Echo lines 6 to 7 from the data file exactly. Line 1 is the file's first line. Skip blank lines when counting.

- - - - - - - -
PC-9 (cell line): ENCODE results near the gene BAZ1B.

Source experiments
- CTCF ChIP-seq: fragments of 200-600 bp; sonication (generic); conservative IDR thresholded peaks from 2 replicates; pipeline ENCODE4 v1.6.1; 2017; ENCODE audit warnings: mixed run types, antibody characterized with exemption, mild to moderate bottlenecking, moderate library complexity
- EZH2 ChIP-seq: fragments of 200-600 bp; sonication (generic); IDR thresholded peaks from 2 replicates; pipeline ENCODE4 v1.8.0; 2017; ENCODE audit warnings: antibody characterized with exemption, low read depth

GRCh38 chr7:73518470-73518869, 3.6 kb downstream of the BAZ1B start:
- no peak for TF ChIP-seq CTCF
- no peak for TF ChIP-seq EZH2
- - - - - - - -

- no peak for TF ChIP-seq CTCF
- no peak for TF ChIP-seq EZH2